Now let's examine the Georgian government's achievements in those areas that conditioned the failure of Mohamed Morsi's government.
Pre-election promises: In some areas these have not been fulfilled at all (the recovery of lost bank deposits, the paying off of bank loans), whilst in others (doubling pensions, halving the costs of utility services and petrol prices) the changes are merely symbolic. A widely publicized agricultural program, as the government itself was forced to admit, fell through. The country's economy has actually come to a standstill. As a result, according to the most recent NDI survey, conducted this June, 88% (!) of the country's population think that since the parliamentary elections of October 2012, their social and economic conditions have either remained the same (72%) or deteriorated (16%). The reserves of people's trust have rapidly been depleting. That the Georgian Dream can tackle the population's most important problems was believed by fewer people in June than in March: employment (62% in March versus 52% in June), health care (66% and 55%, respectively), poverty (62% and 52%, respectively), pensions (65% and 56%, respectively), relations with Russia (68% and 56%, respectively), and the crime situation (58% and 49%, respectively). Voters did not elect the Georgian Dream for their ability to keep conditions unchanged or, even more, to cause them to deteriorate. Such unanimity from the population must be alarming for a political force that came to power upon the promise of enacting all-encompassing and quick changes.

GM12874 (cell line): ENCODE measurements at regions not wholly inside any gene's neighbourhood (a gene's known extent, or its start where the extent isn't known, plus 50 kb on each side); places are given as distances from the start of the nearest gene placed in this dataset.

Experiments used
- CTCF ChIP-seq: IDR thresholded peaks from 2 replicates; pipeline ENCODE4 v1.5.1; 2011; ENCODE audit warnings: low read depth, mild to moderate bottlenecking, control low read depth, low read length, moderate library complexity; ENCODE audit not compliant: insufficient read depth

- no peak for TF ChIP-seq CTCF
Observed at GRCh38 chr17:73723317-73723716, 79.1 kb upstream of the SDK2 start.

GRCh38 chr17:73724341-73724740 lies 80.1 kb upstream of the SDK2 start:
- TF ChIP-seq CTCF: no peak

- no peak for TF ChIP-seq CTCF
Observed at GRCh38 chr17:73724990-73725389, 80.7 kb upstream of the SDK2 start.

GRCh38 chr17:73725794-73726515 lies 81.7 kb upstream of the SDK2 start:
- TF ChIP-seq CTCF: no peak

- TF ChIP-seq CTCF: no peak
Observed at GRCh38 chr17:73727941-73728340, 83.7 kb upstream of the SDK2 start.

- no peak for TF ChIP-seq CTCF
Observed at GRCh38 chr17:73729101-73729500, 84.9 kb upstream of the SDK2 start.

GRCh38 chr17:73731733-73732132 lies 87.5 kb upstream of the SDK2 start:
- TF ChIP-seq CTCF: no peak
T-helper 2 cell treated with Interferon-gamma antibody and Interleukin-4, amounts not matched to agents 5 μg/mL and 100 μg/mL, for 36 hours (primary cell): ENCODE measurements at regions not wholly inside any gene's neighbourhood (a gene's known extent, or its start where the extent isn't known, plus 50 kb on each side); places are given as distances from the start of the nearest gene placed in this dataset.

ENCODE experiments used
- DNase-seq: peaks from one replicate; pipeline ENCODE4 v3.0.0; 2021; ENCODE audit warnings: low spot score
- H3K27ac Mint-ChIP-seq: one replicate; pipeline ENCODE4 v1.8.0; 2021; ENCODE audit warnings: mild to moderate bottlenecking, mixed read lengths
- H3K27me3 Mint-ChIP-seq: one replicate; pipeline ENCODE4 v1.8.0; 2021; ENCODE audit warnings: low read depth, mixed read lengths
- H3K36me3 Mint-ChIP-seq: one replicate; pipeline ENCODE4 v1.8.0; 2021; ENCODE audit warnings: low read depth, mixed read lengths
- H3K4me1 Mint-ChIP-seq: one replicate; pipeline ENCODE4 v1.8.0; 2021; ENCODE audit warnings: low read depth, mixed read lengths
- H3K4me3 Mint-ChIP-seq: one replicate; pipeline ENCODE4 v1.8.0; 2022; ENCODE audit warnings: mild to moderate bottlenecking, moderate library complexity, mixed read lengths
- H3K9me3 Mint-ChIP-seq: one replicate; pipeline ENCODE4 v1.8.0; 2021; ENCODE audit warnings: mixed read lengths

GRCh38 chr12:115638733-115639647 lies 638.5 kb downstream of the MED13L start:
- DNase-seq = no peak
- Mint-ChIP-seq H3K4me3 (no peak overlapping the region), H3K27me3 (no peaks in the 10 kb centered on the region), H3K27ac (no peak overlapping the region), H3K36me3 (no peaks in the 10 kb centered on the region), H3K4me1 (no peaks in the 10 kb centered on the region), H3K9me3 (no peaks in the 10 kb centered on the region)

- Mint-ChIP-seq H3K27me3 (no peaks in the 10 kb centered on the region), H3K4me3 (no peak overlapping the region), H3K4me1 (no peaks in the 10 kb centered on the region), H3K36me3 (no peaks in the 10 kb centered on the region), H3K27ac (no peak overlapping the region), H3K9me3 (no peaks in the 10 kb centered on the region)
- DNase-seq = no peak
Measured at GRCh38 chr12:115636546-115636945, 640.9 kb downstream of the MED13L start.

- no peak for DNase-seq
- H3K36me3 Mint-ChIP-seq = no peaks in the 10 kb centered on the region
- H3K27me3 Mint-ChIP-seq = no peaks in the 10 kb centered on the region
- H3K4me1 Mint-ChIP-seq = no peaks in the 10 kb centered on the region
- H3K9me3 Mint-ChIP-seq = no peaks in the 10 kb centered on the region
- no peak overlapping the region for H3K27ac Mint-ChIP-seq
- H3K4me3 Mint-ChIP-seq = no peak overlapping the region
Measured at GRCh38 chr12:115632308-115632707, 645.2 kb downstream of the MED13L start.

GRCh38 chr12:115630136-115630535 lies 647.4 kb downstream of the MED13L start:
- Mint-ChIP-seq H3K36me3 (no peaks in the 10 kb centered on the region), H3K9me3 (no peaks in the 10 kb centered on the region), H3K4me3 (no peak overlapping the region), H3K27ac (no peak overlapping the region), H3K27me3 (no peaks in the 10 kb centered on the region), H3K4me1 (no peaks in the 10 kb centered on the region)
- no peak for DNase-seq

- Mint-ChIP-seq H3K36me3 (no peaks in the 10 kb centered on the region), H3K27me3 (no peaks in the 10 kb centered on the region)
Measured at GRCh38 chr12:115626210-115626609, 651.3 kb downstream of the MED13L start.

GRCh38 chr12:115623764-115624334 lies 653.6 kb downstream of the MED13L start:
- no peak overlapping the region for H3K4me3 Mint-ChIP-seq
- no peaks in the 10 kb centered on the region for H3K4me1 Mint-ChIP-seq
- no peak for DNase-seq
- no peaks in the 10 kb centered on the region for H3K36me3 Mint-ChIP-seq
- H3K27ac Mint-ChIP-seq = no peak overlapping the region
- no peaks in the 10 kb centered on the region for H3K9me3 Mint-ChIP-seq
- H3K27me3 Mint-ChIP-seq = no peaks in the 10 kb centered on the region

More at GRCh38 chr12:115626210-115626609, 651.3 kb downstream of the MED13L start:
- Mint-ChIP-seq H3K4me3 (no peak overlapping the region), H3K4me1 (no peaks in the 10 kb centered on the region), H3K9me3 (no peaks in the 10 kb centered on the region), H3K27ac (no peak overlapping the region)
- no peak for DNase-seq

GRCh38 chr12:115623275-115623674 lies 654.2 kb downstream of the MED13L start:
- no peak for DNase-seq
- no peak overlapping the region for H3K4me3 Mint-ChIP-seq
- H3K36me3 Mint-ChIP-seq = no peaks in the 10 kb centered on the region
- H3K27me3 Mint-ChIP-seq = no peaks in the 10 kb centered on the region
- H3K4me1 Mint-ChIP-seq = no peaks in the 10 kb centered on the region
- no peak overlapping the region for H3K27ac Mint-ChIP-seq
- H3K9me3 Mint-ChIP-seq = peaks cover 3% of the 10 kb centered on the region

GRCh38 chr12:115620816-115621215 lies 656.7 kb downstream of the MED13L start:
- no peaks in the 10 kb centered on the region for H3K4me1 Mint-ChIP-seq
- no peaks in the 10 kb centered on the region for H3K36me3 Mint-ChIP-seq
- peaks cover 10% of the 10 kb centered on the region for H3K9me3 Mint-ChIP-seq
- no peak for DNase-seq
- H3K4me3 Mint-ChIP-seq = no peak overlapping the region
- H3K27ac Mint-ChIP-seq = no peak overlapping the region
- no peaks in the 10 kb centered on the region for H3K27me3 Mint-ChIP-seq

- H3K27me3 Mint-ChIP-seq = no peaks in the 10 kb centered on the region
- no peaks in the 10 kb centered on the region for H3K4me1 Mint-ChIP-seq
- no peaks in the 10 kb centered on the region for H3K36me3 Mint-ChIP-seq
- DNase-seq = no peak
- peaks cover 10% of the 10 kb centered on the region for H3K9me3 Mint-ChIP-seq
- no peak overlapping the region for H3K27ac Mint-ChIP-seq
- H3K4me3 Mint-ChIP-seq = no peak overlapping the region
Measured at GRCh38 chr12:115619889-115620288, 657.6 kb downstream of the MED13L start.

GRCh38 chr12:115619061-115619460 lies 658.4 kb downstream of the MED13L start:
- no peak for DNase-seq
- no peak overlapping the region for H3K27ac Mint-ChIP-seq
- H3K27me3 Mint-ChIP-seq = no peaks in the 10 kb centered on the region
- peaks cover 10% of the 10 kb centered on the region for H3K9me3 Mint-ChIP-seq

Consolidation of power: The Georgian Dream's all-out assault on those state institutions that did not fall under its political control became a subject of both national and international condemnation. The most recent criticism came from the Council of Europe's Congress of Local and Regional Authorities. The targets of this assault were local self-government and administrative bodies (in the majority of Georgian districts and municipalities, through arm twisting and threats, the elected majority of the United National Movement (UNM) was replaced by that of the Georgian Dream); the courts (the pressure from the prosecutor's office on judges and from the Ministry of Justice on the Conference of Judges); state-owned higher educational institutions (the legislative initiative envisaging the appointment of acting rectors by the prime minister and the threat of "surgical interference" in universities); the Public Broadcaster (surprise financial inspections and the call-off of members of the Supervisory Board); regulatory commissions (which became subordinated to the prime minister), and many others. As a result, only 45% of voters think that the country is moving in the right direction while in November 2012, soon after the parliamentary elections, 58% thought that way.